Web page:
I actually was one of the pioneers of "high intensity training" (HIT), being one of the first to adopt the Nautilus training principles as learned from Arthur Jones himself -- when everybody who was anybody in the weightlifting/bodybuilding world, congregated in York, Pennsylvania in the summer of 1970 -- when he introduced them to a hostile and resistive crowd of Mr. Universes, coaches, etc.

But in the mid-80s (at the height of their popularity), I started to question not only the conventional wisdom of training but even the supposed superiority of the Nautilus principles that then became the basis for "sports medicine," because I realized that no matter how intensely and full-range one attempts to work a muscle in isolation -- a muscle in isolation, cannot be fully contracted because it is dependent on the muscular state of its underlying supporting muscle -- of which it is contracting towards. That is to say, that as a muscle contracts from its insertion to its origin, it then "fires" the insertion of its anchoring/attached muscle -- which makes the most effective as well as efficient muscle contraction, one that begins from the furthest muscle (insertion) from the body, so that instead of having to work 600-800 individual muscles, and create exercises for each one (or machines for them), if one begins the contraction at the extremities of the head, hands and feet -- it causes a chain reaction of muscular contractions -- back to the origin of all the muscular structures, which is at or next to the heart. That is the genius of the neuromuscular, cardiovascular development -- to pump the blood back to the heart, which is the weakness of the human body and condition.

In most people, the heart is the only muscle that is in the proper condition because it always contracts fully 50-100 times a minute, while the many other voluntary muscles may not contract fully even once a day, and so even 50-100 times would represent a huge increment of difference, and effect.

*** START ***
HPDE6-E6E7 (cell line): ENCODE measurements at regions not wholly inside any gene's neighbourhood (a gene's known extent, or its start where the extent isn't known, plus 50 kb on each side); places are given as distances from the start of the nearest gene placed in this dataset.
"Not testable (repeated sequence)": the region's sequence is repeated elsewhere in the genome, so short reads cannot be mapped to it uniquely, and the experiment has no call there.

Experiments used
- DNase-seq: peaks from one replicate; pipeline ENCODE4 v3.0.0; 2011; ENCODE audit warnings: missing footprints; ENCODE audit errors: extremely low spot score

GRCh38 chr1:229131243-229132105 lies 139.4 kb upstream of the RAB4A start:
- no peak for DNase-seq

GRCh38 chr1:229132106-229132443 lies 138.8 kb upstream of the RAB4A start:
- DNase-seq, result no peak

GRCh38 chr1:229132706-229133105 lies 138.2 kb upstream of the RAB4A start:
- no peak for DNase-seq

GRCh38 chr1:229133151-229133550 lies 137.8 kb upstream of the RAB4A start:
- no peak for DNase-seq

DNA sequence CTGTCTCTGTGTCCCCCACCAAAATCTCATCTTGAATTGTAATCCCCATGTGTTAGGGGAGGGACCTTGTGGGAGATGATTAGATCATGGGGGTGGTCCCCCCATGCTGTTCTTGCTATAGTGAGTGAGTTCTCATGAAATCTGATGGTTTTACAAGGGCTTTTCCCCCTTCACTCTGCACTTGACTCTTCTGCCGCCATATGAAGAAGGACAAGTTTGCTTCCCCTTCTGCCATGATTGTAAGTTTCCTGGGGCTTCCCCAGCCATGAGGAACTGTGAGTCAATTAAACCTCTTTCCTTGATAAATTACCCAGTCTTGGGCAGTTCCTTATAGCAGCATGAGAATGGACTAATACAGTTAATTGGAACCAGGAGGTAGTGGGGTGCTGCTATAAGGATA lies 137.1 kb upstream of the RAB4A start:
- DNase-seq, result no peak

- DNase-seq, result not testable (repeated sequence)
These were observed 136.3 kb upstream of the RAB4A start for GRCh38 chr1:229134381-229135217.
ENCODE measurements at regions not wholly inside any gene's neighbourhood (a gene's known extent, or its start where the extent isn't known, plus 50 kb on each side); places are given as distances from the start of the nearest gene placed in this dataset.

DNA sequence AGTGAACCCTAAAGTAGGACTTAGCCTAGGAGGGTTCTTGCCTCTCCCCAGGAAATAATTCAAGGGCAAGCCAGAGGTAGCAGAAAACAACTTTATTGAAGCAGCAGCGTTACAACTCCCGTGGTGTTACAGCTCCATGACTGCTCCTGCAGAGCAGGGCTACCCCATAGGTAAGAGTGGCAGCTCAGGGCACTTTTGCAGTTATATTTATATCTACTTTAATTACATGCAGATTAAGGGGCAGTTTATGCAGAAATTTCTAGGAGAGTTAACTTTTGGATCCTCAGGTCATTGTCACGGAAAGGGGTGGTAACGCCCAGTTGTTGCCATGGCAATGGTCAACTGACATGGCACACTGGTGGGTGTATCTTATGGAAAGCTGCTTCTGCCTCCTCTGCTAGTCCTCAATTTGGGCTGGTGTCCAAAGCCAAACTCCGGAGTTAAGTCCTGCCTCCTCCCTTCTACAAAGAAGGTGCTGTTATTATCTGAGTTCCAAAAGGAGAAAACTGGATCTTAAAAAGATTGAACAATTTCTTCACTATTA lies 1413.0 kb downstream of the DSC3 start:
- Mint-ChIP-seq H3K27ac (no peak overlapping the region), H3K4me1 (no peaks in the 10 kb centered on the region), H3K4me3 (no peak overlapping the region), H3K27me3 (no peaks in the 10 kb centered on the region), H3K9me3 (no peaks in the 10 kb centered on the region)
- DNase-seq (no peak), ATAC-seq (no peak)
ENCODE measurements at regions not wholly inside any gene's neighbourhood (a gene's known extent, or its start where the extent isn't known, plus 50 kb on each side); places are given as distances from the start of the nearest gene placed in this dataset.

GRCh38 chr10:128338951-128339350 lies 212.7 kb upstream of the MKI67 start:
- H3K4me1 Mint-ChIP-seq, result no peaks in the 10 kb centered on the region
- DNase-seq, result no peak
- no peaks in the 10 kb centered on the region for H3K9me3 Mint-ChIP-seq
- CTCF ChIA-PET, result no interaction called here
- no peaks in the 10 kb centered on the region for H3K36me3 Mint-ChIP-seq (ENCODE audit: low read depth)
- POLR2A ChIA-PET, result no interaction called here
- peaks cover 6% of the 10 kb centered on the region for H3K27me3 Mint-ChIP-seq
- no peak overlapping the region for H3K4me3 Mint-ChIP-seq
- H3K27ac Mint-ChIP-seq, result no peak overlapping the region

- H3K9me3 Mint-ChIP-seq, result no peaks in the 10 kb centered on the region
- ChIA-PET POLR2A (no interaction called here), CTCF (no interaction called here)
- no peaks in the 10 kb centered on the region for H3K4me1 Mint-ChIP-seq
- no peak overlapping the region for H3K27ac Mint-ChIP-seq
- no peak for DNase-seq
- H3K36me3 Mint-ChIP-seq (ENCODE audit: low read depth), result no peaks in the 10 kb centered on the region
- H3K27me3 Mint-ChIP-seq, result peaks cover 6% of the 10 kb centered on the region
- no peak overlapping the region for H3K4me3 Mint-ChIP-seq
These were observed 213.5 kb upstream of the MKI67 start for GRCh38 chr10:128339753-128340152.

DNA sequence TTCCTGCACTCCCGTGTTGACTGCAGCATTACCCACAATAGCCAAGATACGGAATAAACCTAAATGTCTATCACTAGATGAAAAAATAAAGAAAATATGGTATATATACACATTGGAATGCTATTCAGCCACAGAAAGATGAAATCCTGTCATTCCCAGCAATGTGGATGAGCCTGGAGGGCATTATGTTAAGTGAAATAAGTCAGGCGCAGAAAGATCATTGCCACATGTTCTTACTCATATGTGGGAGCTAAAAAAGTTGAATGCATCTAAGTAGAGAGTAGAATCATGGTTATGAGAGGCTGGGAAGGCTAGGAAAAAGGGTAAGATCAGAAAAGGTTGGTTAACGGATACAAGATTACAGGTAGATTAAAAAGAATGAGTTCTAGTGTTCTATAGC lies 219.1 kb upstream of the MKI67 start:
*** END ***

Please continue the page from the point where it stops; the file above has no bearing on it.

In studying the pictures accompanying your article, what is striking to me, is that while the more visually striking core muscles of the body are still obvious, there is no muscular development and articulation at the head, hands and feet -- which would require the bending of the fist 90 degrees. (Or head turning 90 degrees to the left or right.) You will notice that in producing that movement alone, brings out a peak muscularity (contraction) -- even if nothing else moves, because that range of movement by itself, is the muscular contraction -- and not the resistance, or for that matter, an increase in heart rate -- producing a greater flow to those areas even with the most strenuous efforts. The heart is relying on the contractions from the extremities, to optimize the circulatory effect because it cannot be done by the heart alone -- since it has no effect on the flow back to the heart.

Muscular contractions of this sort place very little drain on the recovery ability of the body, while intensity is achieved for a brief moment -- at peak contraction -- obtainable in no other fashion. Most machines and exercises increase the range of movement in the wrong direction -- towards the elongation (relaxation) -- rather than increasing the range towards the fullest contraction, which always begins and requires a movement at the furthest extremity of the body towards the center.

It is at these extremities that the circulation is the poorest and the areas prone to disintegration -- as in arthritis, diabetes, congestive heart failure, dementias and other brain (mental/cognitive) dysfunctions -- that further cause the break down in the rest of the body. That is also why typically, one can tell the age of a person most easily by the aging (deterioration) that occurs at the head (face and neck), hands and feet -- that most people are not aware of because they think there is nothing that can be done there, when in fact, that should be the focus of the new health paradigm -- in which people don't show those signs of aging -- which implies the health of everything else in between. As Arthur Jones would say, "Nothing else is possible."